Of course, while these personalities are making their respective “Spartacus-moment” statements on the national stage, individual states are also trying to demonstrate their green bona fides. New York, Vermont and Maryland have already banned hydraulic fracturing (way to be brave, Vermont — home to no oil and gas anyway); joining them now are Oregon and Washington. And Colorado just passed a referendum increasing the burden of future oil and gas exploration and production in that state. California’s new Governor, Newsom, is said to be considering his own effort to ban any new drilling.
A permanent, roving band of professional protesters has relentlessly stalked every new oil and gas pipeline project. The Keystone XL and Dakota Access pipelines were just the beginning. Despite being awash in Marcellus shale gas in the northeast, New York has not only banned fracking, but these protesters have also made it hard for any new pipelines carrying this gas to New York customers to be built. In fact, Con Edison recently had to impose a moratorium on taking any new natural gas customers. That, in turn, has resulted in several new commercial projects planning on using natural gas to be put on hold. Somebody, somewhere, I guess, considers that a victory.
Opponents of oil and gas usually argue that wind and solar are their replacement energy sources of choice. In previous columns, I have repeatedly pointed out the unquestionable inferiority of wind and solar as “replacement” energy sources for oil and gas, in terms of abundance, availability, cost and density. Wind and solar, however, are perfectly fine as “supplemental” energy sources to oil and gas.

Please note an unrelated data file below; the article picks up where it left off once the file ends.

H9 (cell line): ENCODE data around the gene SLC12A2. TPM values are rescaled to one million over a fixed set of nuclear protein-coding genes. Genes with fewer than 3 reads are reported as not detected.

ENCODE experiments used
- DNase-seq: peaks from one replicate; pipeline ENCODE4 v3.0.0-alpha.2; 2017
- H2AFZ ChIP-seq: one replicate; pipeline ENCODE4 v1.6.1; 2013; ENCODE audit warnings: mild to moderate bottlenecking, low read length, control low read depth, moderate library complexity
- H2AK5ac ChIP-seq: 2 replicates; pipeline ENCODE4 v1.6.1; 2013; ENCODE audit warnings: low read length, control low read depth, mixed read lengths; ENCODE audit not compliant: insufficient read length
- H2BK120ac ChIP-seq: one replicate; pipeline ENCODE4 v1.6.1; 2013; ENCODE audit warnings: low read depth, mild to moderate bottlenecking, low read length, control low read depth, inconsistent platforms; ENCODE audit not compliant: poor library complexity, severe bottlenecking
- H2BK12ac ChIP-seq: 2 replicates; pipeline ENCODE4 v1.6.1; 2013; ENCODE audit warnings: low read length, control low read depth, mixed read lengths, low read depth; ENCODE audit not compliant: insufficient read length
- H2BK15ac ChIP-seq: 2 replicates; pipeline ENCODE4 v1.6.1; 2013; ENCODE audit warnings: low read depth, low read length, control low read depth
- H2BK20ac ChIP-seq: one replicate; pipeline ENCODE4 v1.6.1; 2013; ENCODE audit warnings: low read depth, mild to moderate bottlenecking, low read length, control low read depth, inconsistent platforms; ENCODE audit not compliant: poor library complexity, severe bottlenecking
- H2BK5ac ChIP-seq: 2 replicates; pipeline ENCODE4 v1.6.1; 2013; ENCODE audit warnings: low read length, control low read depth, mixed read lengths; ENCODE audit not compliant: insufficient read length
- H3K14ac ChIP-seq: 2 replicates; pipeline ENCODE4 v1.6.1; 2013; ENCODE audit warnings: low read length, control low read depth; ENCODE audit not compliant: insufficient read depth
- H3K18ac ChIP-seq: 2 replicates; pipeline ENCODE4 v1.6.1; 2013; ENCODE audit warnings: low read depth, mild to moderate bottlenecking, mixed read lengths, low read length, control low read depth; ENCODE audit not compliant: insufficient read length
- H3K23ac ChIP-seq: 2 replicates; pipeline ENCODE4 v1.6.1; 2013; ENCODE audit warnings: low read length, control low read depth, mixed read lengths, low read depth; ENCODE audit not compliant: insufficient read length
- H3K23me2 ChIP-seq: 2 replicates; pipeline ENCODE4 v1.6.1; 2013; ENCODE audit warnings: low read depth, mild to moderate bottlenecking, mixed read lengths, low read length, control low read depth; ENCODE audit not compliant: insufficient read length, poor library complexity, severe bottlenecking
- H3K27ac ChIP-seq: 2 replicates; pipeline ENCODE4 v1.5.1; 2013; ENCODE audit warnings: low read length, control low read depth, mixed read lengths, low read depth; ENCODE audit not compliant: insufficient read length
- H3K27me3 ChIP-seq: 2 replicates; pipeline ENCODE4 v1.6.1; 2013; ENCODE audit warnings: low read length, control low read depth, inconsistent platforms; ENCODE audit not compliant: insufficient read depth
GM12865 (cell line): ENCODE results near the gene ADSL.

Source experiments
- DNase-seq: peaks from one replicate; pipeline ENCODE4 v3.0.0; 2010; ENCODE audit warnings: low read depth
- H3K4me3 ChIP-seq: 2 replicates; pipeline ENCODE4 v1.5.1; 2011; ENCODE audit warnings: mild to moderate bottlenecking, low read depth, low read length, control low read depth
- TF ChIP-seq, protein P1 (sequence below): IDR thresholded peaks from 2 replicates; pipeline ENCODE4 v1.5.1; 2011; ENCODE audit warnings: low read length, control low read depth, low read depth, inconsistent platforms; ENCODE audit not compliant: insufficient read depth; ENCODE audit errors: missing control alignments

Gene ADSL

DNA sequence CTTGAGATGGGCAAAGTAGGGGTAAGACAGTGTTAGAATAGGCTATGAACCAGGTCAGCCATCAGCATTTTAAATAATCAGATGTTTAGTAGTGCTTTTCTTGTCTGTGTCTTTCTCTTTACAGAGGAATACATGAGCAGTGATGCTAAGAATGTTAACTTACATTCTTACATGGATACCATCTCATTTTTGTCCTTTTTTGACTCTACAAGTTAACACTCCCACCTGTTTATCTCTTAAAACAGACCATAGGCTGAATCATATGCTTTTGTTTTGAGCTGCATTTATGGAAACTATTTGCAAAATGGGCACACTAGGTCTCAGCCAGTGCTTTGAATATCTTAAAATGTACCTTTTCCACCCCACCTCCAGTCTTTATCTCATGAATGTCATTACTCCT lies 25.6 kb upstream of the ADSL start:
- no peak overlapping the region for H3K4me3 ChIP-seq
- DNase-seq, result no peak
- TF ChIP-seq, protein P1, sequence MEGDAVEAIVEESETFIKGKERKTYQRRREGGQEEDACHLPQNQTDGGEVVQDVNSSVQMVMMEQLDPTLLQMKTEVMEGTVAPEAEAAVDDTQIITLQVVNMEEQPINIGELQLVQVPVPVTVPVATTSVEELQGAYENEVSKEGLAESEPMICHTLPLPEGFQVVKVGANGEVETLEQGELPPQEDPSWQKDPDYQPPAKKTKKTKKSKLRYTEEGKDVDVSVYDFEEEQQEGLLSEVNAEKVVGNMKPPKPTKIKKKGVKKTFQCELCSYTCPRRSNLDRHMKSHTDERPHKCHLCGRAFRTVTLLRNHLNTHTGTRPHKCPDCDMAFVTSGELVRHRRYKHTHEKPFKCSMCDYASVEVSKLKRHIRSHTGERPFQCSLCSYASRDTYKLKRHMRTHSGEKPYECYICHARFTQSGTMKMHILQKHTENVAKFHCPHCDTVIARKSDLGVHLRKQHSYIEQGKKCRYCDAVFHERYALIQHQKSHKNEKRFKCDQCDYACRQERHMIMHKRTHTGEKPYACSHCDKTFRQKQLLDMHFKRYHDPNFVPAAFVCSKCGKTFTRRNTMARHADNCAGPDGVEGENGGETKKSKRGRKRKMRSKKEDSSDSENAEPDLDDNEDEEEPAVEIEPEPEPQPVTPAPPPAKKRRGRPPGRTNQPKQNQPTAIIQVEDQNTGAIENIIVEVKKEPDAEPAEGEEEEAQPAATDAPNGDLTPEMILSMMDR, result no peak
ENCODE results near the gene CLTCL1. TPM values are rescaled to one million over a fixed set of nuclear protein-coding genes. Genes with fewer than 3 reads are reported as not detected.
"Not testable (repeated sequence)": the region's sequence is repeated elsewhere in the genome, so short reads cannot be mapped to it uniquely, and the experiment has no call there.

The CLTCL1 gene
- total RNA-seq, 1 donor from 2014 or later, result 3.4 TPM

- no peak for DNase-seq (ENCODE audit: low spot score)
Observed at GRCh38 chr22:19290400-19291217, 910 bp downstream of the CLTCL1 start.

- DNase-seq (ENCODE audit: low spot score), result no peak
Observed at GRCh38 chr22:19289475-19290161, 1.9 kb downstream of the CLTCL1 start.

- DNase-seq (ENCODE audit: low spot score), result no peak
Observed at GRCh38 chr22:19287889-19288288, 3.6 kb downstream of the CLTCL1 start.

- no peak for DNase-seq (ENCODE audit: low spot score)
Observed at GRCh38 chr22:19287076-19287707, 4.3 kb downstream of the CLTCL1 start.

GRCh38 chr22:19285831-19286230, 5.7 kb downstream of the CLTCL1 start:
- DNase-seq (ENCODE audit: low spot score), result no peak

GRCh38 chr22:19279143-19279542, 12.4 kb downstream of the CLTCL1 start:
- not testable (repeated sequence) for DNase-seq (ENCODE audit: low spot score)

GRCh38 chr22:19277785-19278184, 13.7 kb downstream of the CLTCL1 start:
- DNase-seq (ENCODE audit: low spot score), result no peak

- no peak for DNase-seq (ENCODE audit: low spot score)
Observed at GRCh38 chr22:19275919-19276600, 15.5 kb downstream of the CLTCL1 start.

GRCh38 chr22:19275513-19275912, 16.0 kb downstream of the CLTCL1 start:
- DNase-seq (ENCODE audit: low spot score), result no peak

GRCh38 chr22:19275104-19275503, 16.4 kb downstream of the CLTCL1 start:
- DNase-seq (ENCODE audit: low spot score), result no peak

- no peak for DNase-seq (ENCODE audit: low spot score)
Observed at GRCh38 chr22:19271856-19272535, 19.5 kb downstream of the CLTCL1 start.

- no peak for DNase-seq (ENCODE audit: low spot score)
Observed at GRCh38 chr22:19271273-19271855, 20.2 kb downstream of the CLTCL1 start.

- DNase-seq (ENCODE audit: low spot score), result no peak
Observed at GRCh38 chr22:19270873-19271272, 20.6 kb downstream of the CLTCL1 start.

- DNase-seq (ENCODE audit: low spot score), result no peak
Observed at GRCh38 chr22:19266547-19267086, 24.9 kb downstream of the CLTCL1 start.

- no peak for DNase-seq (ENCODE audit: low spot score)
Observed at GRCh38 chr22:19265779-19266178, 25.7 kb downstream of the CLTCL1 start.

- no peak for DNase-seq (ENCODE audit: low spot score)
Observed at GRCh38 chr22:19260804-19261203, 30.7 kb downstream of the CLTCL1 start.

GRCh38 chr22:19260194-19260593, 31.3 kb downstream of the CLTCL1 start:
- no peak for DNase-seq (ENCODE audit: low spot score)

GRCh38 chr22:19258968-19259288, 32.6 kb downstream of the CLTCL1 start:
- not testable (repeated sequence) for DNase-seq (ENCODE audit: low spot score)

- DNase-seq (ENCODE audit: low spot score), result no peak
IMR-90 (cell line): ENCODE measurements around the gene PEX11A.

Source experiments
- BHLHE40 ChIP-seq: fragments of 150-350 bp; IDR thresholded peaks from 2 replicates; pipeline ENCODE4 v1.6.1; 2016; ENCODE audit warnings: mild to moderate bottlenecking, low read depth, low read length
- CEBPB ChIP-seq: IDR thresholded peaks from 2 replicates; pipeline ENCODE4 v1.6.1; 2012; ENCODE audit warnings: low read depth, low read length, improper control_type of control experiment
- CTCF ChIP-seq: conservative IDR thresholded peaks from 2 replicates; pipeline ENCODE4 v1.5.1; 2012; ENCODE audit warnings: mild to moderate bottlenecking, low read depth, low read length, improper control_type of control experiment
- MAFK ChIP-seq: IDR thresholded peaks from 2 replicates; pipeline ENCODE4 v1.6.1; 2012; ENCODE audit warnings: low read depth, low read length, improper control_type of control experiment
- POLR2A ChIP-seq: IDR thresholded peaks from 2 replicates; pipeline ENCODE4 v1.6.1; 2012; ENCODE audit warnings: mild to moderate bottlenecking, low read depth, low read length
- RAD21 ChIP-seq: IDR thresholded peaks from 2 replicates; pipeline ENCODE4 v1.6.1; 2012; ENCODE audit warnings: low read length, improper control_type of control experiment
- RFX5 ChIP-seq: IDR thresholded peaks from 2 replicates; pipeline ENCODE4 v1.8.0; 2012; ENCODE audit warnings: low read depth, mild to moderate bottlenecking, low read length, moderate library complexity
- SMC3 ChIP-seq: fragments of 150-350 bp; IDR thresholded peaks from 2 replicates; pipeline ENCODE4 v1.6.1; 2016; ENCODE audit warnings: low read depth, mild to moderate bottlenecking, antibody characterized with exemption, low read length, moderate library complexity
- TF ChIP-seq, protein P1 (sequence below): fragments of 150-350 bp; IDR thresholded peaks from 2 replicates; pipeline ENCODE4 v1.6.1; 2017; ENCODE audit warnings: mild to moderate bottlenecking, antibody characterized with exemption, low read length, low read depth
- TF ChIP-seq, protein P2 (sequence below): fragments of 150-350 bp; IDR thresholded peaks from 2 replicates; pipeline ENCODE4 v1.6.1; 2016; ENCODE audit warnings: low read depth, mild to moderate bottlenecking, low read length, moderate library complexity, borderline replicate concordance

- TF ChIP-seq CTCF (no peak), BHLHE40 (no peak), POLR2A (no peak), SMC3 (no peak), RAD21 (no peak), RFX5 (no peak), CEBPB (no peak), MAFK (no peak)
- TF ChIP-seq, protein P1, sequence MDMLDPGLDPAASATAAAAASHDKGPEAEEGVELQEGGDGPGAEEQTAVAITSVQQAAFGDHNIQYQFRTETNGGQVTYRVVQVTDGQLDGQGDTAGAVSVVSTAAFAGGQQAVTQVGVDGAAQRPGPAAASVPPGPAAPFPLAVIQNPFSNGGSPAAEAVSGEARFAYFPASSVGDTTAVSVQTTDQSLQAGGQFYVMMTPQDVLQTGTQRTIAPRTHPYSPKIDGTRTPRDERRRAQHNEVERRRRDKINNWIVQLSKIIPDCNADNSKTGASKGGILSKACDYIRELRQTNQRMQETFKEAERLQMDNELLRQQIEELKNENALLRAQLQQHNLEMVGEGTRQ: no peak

Ironically, another obstacle that is starting to increase in frequency for wind and solar is their own version of “nimby” (i.e., not in my back yard). More and more communities are rising up to protest the sheer size and scope of these projects, which necessarily have to be vast to be able to support utility-scale output. It typically takes 700 times more land to produce the same amount of energy from wind as a site that produces natural gas. Communities in New York, Massachusetts, Virginia, Iowa, New Hampshire, Indiana, California and even Texas are starting to enact local bans against wind and solar farms for that simple reason. No energy source is without criticism — so how about just going with the most efficient and effective?
American politics can be strange and unpredictable, but going into the 2020 presidential campaign, it seems clear that the Democrat nominee — whoever it might be— will be embracing the irrational, impractical economy-devastating position of the Green New Deal. President Trump, on the other hand, has made it very clear that he is on the side of American energy dominance. Let’s hope that there are still enough voters who understand the importance of being able to turn on a light.
About the author: Bill Keffer is a contributing columnist to SHALE Oil & Gas Business Magazine. He teaches at the Texas Tech University School of Law and continues to consult. He also served in the Texas Legislature from 2003 to 2007.